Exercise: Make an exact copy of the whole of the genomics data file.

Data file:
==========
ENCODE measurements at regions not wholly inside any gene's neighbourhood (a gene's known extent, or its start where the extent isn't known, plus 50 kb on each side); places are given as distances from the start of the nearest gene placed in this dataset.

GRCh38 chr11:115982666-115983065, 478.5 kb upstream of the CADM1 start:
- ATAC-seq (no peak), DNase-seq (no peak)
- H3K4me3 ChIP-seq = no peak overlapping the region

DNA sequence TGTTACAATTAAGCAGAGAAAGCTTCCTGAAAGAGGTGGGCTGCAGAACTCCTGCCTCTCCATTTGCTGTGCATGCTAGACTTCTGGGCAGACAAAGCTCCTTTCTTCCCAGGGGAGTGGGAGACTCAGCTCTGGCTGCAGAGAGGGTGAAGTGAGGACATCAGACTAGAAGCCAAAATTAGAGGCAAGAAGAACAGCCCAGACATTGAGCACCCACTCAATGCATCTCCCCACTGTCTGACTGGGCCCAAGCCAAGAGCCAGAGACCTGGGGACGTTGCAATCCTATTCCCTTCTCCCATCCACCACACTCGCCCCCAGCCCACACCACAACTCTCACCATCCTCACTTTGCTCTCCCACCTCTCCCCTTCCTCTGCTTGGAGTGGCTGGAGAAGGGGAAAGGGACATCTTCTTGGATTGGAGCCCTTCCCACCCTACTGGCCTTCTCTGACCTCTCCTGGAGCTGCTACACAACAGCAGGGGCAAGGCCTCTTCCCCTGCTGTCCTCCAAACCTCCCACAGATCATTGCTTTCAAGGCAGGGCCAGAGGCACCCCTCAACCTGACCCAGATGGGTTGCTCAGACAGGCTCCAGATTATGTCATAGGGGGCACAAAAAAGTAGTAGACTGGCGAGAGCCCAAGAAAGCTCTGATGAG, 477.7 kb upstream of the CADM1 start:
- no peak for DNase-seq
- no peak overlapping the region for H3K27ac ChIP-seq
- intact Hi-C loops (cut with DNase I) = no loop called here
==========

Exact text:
ENCODE measurements at regions not wholly inside any gene's neighbourhood (a gene's known extent, or its start where the extent isn't known, plus 50 kb on each side); places are given as distances from the start of the nearest gene placed in this dataset.

GRCh38 chr11:115982666-115983065, 478.5 kb upstream of the CADM1 start:
- ATAC-seq (no peak), DNase-seq (no peak)
- H3K4me3 ChIP-seq = no peak overlapping the region

DNA sequence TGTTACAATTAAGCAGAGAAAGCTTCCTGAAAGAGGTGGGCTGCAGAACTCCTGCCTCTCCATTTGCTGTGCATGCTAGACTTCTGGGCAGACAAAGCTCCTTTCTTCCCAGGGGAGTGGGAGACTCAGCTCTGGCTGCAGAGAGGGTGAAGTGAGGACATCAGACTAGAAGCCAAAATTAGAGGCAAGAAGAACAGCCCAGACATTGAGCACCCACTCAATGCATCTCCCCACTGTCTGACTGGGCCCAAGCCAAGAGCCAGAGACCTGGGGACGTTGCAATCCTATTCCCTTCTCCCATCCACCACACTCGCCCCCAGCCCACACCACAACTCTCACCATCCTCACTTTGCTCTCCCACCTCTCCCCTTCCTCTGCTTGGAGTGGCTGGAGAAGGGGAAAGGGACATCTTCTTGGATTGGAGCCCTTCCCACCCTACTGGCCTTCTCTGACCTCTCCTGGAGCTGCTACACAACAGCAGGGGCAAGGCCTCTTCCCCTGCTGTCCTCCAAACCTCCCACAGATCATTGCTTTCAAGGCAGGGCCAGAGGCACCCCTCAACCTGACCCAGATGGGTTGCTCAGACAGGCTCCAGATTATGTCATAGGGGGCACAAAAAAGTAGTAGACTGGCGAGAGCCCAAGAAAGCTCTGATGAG, 477.7 kb upstream of the CADM1 start:
- no peak for DNase-seq
- no peak overlapping the region for H3K27ac ChIP-seq
- intact Hi-C loops (cut with DNase I) = no loop called here